What's the best build system for frontend projects?

15 votes

npm scripts 80%

Gulp 13%

Webpack 7%

About the Colummist

eric

Principal Data Visualization Engineer at Workday. Founder of Columm, Html5CanvasTutorials, KineticJS, BigOCheatSheet. Author of HTML5 Canvas Cookbook

http://www.ericdrowell.com

Discussion

13 Comments
  • JustusRomijn
    npm scripts
    3 months ago

    At this moment, for hobby projects/websites I prefer webpack, as I don’t want to think about the development setup and just use their conventions which often are just fine for that. When working with companies on a professional basis, I lean towards npm scripts because I find it easier to pull other developers into the profession of creating builds and tooling. I don’t want them to get discouraged, because they first have to learn grunt/gulp/webpack. Also it is easy to just use whatever package we need, not having to rely on plugins. I think I’m cutting off grunt/gulp, because I don’t really have the need for the middle ground, but if I run in any project that uses that already, then that will work out just fine.

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  • NathanWallis
    3 months ago

    Its probably worth mentioning that Webpack also determines your applications dependencies. I am currently using Grunt, and you have to specify the load order of your scripts prior to minification. I haven’t used webpack yet, just read about how it works once I ran into issues trying to get my dependencies loading in the correct order with Grunt.

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  • PeterBarraud
    npm scripts
    3 months ago

    Nice quick and easy summary. I’ve used Grunt and I thought it’s not really worth the learning curve. I think npm is the way to go. Not sure but I prefer it even for smaller projects.

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  • GilbertPellegrom
    npm scripts
    3 months ago

    I’m inclined to think that npm scripts do seem like a neater solution than having to install and learn the abstractions of build tools like Grunt and Gulp (especially for smaller projects). However, I can imagine your package.json file getting pretty messy and complex for larger projects with loads of scripts. At that point having a separate, dedicated config file for your build probably makes more sense.

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  • Phi Phan
    npm scripts
    3 months ago

    I've used npm as build tool for some of my recent projects. I recommemd some other packages like scss-lint for linting sass, postcss for autoprefix, eslint for linting js, babel for es2015. I also use nodemon instead of onchange for watching files.

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  • Jonny Kates
    3 months ago

    I've been considering moving to using npm scripts as a build tool for a while, but the performance hit is what stops me adopting it over Gulp. If I'm watching all my Sass partials for example, then time to compile is really my top priority.

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  • Cory House
    npm scripts
    3 months ago

    I’ve found Gulp and Grunt to be unnecessary abstractions. npm scripts are plenty powerful and often easier to live with.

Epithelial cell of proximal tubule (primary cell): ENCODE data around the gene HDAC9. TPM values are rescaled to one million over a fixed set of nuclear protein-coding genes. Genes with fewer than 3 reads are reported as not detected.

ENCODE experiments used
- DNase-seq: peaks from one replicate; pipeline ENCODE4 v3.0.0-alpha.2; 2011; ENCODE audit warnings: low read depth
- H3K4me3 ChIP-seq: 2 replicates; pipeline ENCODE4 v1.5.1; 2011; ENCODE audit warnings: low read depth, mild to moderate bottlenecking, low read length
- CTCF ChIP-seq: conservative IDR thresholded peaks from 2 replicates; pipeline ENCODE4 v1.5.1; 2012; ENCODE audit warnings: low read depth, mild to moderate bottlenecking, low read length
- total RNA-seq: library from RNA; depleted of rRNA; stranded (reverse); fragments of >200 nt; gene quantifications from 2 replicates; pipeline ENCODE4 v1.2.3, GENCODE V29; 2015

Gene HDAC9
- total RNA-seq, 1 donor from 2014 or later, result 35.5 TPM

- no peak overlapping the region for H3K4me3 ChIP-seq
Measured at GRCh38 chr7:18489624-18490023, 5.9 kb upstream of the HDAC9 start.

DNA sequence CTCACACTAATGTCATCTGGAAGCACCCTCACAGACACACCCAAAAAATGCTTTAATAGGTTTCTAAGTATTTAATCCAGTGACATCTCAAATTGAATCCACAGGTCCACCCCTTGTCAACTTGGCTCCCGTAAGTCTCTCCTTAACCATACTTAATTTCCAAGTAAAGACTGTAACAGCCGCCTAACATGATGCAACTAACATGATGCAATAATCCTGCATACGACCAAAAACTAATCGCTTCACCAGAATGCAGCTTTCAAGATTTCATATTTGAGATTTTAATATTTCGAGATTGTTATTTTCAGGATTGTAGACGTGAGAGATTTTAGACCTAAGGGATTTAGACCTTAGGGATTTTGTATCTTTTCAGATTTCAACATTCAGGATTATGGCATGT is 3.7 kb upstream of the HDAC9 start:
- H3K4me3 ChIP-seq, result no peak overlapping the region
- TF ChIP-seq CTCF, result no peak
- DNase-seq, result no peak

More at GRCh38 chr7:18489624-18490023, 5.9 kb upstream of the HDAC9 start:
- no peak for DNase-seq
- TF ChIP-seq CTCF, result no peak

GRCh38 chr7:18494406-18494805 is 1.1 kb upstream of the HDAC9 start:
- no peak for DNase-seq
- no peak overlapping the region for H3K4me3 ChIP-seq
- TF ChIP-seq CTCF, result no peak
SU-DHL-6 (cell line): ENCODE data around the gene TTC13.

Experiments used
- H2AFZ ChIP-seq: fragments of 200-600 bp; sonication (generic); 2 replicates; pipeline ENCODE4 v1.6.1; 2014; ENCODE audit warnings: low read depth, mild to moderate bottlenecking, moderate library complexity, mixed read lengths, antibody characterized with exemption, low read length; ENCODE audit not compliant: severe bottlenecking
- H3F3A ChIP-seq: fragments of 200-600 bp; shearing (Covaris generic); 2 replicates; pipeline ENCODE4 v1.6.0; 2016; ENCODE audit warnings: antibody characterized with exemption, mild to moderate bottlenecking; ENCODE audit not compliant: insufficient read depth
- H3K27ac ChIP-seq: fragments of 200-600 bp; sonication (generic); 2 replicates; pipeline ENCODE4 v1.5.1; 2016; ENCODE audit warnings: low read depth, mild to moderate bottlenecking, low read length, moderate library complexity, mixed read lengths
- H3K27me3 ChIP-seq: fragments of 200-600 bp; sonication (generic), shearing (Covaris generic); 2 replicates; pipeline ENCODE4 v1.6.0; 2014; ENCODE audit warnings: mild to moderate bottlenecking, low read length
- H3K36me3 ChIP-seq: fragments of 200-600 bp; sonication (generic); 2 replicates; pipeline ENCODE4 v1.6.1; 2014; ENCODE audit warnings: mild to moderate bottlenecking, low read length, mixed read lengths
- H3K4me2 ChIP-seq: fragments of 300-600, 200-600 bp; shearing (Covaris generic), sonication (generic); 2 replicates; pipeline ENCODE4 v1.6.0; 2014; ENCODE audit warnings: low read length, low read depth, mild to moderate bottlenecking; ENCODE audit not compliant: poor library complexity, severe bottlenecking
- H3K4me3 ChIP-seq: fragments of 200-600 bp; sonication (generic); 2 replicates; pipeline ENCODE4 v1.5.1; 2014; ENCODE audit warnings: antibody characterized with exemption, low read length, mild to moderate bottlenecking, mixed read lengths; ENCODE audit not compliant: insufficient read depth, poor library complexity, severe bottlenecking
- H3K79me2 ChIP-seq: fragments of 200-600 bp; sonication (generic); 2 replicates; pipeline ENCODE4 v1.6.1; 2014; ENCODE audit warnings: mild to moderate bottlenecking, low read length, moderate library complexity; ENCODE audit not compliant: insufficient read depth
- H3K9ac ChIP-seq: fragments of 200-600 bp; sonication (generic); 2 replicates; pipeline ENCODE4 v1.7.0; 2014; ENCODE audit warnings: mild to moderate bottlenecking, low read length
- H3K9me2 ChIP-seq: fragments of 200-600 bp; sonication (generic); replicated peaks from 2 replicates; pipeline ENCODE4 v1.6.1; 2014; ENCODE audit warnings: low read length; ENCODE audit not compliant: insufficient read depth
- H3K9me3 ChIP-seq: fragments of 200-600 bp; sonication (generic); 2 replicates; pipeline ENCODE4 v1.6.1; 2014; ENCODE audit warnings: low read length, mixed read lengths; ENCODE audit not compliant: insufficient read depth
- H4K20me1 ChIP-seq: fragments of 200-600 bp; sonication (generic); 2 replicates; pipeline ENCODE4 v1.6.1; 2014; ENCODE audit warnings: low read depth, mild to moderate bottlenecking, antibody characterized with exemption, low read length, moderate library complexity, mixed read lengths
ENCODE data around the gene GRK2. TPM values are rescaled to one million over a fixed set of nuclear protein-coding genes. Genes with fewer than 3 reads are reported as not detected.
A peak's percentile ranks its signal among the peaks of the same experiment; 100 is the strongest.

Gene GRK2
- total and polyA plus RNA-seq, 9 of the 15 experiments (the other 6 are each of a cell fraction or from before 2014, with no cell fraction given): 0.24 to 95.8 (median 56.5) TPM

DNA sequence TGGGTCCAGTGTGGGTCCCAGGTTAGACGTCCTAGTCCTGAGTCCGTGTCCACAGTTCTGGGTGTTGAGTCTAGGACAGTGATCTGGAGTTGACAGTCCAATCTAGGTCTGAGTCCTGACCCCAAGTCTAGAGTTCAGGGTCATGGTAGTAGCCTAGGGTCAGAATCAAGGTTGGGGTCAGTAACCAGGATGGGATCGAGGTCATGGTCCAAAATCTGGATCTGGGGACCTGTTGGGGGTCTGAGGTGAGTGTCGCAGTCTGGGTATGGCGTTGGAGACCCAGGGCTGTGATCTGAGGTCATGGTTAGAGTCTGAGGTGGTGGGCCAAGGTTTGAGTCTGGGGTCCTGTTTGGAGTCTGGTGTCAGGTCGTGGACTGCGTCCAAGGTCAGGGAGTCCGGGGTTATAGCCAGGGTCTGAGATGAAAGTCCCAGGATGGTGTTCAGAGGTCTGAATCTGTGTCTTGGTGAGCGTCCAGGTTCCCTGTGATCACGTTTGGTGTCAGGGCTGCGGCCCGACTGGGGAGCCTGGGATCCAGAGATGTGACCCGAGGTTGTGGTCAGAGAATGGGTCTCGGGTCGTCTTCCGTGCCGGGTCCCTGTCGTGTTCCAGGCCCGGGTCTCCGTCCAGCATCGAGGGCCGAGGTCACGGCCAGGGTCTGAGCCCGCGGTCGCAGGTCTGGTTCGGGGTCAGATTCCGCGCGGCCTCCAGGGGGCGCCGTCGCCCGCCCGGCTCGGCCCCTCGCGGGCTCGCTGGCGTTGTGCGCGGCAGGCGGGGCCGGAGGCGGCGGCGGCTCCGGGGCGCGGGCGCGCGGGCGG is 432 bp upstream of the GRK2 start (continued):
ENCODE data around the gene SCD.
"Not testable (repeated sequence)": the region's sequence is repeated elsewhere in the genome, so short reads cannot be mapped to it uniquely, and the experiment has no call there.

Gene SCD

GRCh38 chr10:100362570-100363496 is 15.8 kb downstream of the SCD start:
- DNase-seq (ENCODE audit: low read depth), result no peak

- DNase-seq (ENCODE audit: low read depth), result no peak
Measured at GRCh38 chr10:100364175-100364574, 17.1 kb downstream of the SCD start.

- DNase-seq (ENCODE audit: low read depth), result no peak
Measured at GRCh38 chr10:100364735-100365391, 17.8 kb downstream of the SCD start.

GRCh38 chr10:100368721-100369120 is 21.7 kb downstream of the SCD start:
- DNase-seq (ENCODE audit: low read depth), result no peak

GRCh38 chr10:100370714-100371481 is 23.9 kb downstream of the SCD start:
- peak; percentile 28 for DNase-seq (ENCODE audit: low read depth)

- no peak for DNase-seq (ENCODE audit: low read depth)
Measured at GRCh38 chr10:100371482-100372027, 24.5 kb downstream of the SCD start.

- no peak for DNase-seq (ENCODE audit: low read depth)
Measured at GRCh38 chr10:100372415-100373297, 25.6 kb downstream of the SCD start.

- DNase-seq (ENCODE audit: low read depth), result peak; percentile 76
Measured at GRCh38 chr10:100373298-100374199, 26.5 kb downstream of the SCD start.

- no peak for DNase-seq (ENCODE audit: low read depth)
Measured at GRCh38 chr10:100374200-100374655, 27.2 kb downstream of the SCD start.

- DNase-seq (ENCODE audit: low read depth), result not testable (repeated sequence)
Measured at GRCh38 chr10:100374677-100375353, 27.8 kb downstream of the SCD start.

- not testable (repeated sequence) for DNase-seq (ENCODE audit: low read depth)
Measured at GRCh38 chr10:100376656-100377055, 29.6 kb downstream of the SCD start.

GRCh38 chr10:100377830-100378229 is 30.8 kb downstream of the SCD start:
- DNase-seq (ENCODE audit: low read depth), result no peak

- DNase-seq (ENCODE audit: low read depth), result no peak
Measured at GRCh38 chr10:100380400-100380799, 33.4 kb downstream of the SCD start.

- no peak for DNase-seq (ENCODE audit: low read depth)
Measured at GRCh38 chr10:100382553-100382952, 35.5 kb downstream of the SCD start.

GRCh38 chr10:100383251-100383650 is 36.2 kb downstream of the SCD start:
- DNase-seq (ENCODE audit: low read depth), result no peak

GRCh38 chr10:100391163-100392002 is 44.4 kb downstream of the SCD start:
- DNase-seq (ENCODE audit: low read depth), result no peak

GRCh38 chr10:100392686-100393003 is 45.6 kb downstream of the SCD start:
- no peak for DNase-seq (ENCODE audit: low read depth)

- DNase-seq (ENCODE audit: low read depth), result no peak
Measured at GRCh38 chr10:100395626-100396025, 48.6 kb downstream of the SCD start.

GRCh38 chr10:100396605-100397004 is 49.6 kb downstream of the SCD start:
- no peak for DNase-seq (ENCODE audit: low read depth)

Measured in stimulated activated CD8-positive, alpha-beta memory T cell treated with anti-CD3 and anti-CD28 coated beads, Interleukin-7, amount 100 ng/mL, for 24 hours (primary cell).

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  • Dwayne Crooks
    npm scripts
    3 months ago

    I was recently questioning whether I needed Gulp in my workflow and started to use it less and less in my projects.

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  • Jason Karns
    npm scripts
    3 months ago

    Using npm scripts directly actually gives you a lot more configuration options.

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  • Richard Seldon
    npm scripts
    3 months ago

    My workflow of late has tended to be stick to NPM package.json script entries (certainly) for smaller projects, especially those that are NodeJs centric, or don’t necessarily any more complex transpilation chaining etc.

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  • Martin Olsen
    npm scripts
    3 months ago

    I ditched gulp in favour of npm about a year ago after reading this well written article: http://blog.keithcirkel.co.uk/why-we-should-stop-using-grunt/

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  • Gabriel G Baciu
    3 months ago

    Everything can be done via an executable script, you don’t even need npm run to tun it. npm run is just sugar. However if your project is big enough to have a build step such as reading a configuration file, importing conditionally, generating some files based on templates, and you want to do that conditionally sync or async it will be fairly hard via npm scripts. What you will end up is a a script that abstracts a lot of the file system API, doing control flow, naming the tasks which are things that grunt and gulp do, out of the box. So you will be pretty much reinventing the wheel. Running complex build scripts in in npm is like debugging code using Terminal, it works but you are doing it like is 1990's.

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  • Vladimir Agafonkin
    3 months ago

    We have hundreds of JavaScript repos at Mapbox and all of them are using NPM scripts (typically with browserify and transforms). No Grunt/Gulp. It works wonderfully — dead easy to set up, understand and manage.

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